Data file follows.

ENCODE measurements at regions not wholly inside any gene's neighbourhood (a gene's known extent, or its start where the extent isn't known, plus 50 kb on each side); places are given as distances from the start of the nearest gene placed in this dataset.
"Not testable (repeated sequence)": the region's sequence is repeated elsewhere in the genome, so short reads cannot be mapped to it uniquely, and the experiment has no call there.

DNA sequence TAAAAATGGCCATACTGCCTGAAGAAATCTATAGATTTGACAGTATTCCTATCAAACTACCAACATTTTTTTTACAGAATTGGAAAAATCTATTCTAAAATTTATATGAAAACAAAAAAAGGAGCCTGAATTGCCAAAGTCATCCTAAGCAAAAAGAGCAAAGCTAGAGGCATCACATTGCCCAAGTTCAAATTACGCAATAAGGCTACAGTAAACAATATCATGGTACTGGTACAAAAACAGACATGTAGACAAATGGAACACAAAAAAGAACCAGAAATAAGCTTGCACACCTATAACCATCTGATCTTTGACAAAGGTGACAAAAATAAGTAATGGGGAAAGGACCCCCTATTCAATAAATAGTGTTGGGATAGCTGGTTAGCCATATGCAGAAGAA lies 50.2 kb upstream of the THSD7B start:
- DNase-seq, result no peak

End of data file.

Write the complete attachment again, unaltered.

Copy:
ENCODE measurements at regions not wholly inside any gene's neighbourhood (a gene's known extent, or its start where the extent isn't known, plus 50 kb on each side); places are given as distances from the start of the nearest gene placed in this dataset.
"Not testable (repeated sequence)": the region's sequence is repeated elsewhere in the genome, so short reads cannot be mapped to it uniquely, and the experiment has no call there.

DNA sequence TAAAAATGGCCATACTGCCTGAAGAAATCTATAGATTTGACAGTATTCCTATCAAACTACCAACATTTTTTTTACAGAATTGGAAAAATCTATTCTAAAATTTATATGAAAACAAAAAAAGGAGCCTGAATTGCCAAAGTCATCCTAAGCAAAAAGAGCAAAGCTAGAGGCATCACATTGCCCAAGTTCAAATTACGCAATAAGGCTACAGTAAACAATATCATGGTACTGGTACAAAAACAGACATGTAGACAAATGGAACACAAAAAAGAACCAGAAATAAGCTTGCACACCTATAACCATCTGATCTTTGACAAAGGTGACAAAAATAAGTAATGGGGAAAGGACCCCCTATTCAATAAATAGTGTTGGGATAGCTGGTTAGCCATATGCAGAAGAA lies 50.2 kb upstream of the THSD7B start:
- DNase-seq, result no peak